If you'd like your little ones to begin making choices about mannerly behavior, keep this activity in mine. First have each child make a Miss Bee puppet. To make one, draw a smiling face on one yellow paper plate and a frowning face on a second plate. Color tow craft stick black. But two small circles from black construction paper; then glue a circle to one end of each craft stick to represent antennae. To the back of one plate, tape the craft stick antennae at the top of the plate. Tape another craft stick to the bottom of the plate for a handle. Glue the backs of both plates together. When each child has made a puppet, have him use his puppet during this group time activity. Using each of following suggestion, describe a situation in which proper or improper manners were used. Direct each child to display either the happy or sad expression on his puppet to indicate if Miss Bee Polite would approve or disapprove of the behavior. After using the following suggests, encourage volunteers to contribute scenarios of their own.
1. Beatrice Butterfly said, "Pass the flowers, please"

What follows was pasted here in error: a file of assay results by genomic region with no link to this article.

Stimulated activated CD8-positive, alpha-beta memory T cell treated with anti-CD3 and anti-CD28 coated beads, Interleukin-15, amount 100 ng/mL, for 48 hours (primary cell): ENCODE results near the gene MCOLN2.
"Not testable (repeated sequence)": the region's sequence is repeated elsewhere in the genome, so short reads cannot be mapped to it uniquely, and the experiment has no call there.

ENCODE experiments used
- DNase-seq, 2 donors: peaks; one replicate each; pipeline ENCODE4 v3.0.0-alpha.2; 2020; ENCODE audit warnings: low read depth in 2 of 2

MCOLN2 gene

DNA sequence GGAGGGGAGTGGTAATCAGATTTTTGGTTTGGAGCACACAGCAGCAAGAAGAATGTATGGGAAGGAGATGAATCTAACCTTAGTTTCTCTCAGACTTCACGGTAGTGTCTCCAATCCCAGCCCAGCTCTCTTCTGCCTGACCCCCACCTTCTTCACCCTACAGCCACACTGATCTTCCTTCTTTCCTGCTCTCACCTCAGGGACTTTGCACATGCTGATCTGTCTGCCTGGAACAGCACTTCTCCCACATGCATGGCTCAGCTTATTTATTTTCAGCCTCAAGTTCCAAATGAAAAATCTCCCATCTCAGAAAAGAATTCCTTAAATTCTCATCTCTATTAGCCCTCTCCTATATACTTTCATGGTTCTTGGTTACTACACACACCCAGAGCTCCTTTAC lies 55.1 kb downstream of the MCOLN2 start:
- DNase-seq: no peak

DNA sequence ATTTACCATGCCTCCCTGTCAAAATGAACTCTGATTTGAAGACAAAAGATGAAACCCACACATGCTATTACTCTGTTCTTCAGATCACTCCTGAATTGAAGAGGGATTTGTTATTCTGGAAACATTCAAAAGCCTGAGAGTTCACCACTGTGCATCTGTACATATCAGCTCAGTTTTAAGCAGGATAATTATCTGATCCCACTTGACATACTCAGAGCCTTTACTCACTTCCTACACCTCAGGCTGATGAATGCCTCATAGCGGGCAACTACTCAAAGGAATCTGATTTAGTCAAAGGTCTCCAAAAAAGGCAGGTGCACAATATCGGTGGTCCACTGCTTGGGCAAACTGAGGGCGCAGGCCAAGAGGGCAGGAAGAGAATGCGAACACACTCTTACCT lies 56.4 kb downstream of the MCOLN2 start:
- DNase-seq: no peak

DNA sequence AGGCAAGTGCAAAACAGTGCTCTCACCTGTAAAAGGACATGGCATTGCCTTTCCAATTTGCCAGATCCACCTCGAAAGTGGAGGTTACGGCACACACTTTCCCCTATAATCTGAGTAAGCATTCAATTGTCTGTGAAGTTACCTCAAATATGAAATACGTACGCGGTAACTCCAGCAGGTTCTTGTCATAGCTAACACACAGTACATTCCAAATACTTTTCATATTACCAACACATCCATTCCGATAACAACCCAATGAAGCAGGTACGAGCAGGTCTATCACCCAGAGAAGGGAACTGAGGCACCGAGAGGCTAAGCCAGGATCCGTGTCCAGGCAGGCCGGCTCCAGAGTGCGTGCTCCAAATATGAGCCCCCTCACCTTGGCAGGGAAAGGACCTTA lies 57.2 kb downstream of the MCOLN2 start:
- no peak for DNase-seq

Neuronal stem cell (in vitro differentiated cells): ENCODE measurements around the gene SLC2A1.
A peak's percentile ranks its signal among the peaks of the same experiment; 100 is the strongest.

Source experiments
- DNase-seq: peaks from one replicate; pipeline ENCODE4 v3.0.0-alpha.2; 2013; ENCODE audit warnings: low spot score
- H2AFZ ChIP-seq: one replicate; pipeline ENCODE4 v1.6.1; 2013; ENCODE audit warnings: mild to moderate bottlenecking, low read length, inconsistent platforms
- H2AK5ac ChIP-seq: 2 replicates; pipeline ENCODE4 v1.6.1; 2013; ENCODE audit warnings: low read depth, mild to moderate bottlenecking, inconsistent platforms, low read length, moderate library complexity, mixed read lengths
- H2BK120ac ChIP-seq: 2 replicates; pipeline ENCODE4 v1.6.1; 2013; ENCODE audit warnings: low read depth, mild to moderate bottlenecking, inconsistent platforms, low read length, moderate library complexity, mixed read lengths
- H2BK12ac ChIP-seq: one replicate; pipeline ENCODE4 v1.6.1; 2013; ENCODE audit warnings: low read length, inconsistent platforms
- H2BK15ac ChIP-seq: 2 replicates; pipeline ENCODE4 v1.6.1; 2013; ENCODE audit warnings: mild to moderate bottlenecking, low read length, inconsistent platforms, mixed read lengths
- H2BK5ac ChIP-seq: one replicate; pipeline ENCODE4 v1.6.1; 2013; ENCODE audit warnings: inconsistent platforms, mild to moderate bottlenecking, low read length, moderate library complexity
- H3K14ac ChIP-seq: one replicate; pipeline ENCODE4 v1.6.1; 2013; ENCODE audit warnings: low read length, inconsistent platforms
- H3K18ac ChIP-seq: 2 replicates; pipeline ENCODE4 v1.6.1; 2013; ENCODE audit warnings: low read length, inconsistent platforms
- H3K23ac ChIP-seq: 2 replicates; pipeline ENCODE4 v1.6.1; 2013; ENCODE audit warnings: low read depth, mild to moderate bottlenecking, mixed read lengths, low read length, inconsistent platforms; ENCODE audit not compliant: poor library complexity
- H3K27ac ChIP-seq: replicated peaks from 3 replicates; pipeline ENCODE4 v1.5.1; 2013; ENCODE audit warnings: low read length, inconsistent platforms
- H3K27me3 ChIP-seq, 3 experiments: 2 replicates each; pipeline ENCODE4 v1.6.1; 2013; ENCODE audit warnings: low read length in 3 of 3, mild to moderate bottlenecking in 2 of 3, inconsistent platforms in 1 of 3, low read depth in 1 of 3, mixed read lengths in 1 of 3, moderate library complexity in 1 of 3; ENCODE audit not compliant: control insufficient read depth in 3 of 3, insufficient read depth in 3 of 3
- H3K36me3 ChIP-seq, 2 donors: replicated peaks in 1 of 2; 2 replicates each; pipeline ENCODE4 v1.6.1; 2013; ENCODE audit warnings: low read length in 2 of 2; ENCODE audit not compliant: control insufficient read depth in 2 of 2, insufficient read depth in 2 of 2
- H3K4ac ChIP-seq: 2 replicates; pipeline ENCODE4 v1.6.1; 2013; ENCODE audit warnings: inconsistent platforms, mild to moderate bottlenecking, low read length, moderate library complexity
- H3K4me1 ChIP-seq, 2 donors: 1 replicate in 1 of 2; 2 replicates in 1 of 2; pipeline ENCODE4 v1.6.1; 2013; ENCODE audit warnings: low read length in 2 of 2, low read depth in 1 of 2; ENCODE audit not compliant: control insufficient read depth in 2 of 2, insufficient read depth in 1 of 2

2. Gracie Grasshopper said, "thank you," when she was given a treat.
3. Bobby Bumblebee bumped his brother off the beehive.
4. Arnie Ant waited his turn in line.
5. Carl Caterpillar crunched quietly.
6. Chrysy Caterpillar chatted with her mouth full.
7. Sammy Spider played with his food.
8. Christopher Cricket chirped wile another cricket was chirping.
9. Casy Cricket chirped, "Excuse me," before interrupting.
10. Lucy Ladybug borrowed a leaf without asking.
Honey Of A Game
This honey of a game will give your little one practice using the magic words "please" and "thank you". In advance, cut honeycomb shape from yellow construction paper, then add details with a marker. Remove Miss Bee Polite's straw hat and place it in a chair that is near, but facing away from your group area. To play, seat the class on the floor. Ask a volunteer to sit in the chair, wear the hat and pretend to be Miss Bee. Place the honeycomb under the chair Ask miss Bee to close her eyes, then quietly choose another child to tiptoe to the chair and take the honeycomb. The child then returns to the group and sits on the honeycomb. As miss bee to open her eyes and face the group. Recite this chant: